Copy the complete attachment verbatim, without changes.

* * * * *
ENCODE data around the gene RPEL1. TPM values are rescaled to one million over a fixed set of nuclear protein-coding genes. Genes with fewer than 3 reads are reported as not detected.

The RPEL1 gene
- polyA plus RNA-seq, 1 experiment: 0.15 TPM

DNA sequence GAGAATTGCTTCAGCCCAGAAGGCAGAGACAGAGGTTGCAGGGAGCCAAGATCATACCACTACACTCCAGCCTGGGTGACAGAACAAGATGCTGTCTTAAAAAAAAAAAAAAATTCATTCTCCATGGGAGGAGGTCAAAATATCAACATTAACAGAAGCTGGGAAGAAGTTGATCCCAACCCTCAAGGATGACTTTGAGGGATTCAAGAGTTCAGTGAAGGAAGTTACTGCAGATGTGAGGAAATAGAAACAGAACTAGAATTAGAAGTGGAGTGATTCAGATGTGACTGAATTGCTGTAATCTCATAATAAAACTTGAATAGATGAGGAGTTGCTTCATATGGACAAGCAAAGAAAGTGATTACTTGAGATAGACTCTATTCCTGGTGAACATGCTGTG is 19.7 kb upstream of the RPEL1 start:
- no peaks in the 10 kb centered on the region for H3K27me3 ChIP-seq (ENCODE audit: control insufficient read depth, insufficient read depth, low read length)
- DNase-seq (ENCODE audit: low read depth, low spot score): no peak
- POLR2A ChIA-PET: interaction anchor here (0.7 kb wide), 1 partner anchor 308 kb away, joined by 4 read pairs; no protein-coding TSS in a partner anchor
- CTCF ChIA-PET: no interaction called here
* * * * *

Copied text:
ENCODE data around the gene RPEL1. TPM values are rescaled to one million over a fixed set of nuclear protein-coding genes. Genes with fewer than 3 reads are reported as not detected.

The RPEL1 gene
- polyA plus RNA-seq, 1 experiment: 0.15 TPM

DNA sequence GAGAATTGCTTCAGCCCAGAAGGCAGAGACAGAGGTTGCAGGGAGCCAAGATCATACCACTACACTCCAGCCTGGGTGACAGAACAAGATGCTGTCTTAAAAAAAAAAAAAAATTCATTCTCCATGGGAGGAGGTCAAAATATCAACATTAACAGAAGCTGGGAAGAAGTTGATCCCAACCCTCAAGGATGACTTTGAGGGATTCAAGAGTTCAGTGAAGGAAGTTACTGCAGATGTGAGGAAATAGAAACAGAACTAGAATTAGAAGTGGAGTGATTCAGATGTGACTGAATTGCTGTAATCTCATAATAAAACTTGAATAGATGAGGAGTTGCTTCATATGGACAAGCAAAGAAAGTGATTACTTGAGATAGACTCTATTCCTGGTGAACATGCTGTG is 19.7 kb upstream of the RPEL1 start:
- no peaks in the 10 kb centered on the region for H3K27me3 ChIP-seq (ENCODE audit: control insufficient read depth, insufficient read depth, low read length)
- DNase-seq (ENCODE audit: low read depth, low spot score): no peak
- POLR2A ChIA-PET: interaction anchor here (0.7 kb wide), 1 partner anchor 308 kb away, joined by 4 read pairs; no protein-coding TSS in a partner anchor
- CTCF ChIA-PET: no interaction called here